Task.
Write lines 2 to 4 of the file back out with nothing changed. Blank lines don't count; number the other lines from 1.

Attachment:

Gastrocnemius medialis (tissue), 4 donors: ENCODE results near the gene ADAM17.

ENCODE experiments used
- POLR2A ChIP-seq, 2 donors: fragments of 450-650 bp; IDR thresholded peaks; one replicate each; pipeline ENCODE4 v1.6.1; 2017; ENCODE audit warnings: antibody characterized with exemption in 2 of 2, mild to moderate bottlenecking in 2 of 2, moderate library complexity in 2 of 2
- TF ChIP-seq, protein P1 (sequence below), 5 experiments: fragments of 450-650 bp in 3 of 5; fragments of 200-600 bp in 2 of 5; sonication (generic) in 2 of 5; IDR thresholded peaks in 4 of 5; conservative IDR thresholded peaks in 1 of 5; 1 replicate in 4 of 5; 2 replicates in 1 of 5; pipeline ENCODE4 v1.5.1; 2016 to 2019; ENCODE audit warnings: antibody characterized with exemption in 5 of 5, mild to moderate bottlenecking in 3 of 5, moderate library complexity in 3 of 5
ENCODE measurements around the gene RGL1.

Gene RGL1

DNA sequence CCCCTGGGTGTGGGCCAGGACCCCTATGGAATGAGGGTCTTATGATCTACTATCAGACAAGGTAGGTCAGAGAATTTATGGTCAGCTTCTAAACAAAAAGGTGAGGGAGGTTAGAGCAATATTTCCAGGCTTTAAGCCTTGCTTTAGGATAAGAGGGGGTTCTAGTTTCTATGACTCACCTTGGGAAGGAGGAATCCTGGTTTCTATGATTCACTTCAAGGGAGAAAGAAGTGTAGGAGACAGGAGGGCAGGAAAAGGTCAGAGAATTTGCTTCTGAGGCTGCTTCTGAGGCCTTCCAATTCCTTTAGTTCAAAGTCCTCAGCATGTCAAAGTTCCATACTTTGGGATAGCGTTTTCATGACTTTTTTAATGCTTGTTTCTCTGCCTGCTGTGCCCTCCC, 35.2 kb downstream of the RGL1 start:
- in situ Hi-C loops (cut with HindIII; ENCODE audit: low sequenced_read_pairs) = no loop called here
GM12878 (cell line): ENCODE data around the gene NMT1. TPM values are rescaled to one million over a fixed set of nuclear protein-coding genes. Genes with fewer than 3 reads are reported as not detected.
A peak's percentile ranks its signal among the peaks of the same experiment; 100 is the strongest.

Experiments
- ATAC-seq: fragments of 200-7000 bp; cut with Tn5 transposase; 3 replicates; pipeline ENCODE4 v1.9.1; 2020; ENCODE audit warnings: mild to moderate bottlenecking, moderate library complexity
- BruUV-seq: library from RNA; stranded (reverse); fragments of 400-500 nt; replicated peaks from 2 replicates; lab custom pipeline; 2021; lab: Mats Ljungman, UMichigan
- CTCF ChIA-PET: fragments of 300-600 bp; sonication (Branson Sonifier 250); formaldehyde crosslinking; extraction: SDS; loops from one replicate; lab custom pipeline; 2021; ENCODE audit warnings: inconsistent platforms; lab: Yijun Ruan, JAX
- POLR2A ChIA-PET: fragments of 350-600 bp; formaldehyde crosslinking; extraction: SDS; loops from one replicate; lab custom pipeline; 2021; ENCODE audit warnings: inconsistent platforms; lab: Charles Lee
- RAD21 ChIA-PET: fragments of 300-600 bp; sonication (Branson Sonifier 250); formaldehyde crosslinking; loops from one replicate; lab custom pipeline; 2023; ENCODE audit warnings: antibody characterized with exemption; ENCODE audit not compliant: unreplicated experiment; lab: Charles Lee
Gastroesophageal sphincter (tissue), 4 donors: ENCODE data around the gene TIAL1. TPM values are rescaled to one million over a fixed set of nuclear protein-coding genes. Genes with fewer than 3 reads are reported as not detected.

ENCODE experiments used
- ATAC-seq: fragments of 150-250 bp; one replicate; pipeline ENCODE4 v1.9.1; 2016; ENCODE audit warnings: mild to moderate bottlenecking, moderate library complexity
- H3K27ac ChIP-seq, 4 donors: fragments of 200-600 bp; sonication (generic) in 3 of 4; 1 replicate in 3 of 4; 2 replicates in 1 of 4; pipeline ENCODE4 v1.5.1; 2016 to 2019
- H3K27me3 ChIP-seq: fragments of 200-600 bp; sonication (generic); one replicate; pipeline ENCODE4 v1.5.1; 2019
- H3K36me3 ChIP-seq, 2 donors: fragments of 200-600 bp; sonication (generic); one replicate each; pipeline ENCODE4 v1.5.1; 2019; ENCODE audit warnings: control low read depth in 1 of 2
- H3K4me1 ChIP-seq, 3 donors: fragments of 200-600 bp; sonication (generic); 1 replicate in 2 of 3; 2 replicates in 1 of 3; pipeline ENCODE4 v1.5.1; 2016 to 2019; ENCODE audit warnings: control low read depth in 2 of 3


ENCODE experiments used
- POLR2A ChIP-seq, 2 donors: fragments of 450-650 bp; IDR thresholded peaks; one replicate each; pipeline ENCODE4 v1.6.1; 2017; ENCODE audit warnings: antibody characterized with exemption in 2 of 2, mild to moderate bottlenecking in 2 of 2, moderate library complexity in 2 of 2
- TF ChIP-seq, protein P1 (sequence below), 5 experiments: fragments of 450-650 bp in 3 of 5; fragments of 200-600 bp in 2 of 5; sonication (generic) in 2 of 5; IDR thresholded peaks in 4 of 5; conservative IDR thresholded peaks in 1 of 5; 1 replicate in 4 of 5; 2 replicates in 1 of 5; pipeline ENCODE4 v1.5.1; 2016 to 2019; ENCODE audit warnings: antibody characterized with exemption in 5 of 5, mild to moderate bottlenecking in 3 of 5, moderate library complexity in 3 of 5